Flossing is an important part of oral hygiene. Some plaque is not removed from brushing and, when left on your teeth, this plaque can lead to cavities or gum disease. Flossing once a day can help to remove plaque and it can help you to avoid future dental problems.
How to Floss
- Starting with about 18 inches of floss, wrap the floss around your middle fingers so you can use your thumbs and forefingers to move the floss.
- Hold the floss tautly and gently push it between two teeth using a gentle sawing motion back and forth until the floss pops down.
- Wrap the floss around the side of one tooth, making a C-like shape, then gently slide up and down, making sure you go beneath the gumline. Don’t force or snap the floss as this may cut or bruise your gums.
- To remove the floss, use the same back-and-forth motion to bring the floss up and away from the teeth. Rotate the floss before you go to the next area so you’re sure you are using a clean spot.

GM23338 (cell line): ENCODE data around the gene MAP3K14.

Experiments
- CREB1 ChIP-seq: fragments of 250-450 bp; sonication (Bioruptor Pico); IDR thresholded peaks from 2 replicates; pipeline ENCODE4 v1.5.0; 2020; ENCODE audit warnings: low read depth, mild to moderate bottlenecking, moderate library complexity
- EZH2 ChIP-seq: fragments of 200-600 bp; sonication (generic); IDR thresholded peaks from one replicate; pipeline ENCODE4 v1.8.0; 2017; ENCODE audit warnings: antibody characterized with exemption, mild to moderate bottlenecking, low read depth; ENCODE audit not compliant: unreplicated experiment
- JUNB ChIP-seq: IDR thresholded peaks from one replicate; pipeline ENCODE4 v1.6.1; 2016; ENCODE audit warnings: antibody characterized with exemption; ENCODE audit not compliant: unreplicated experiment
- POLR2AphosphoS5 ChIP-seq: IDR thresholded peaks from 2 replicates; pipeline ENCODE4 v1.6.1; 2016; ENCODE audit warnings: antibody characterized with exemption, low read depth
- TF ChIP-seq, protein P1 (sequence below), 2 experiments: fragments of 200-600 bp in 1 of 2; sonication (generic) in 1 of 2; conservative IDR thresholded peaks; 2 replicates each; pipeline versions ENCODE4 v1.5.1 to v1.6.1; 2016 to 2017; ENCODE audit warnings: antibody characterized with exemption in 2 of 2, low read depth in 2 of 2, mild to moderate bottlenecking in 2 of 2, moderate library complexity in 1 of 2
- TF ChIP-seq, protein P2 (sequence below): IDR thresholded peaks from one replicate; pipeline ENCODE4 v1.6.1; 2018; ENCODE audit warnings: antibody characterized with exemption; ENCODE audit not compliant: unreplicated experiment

There are two general types of floss you can consider for your flossing needs. Nylon floss (or multifilament) is available unwaxed or waxed, and it can be found in a variety of flavors. This type of floss is composed of many strands of nylon so it may sometimes tear or shred. Single filament (PTFE or monofilament) is more expensive, but tends to slide more easily between teeth and is typically shred-resistant. When used properly, either type of floss can be a great way to remove plaque and debris.
The content above is applicable for many of our Mainstream Dental patients. Your individual circumstances may alter the suggestions or instructions being provided. Please contact Dr. Jeffrey Fortna for an appointment to discuss your unique dental needs or to ask him specific question about flossing.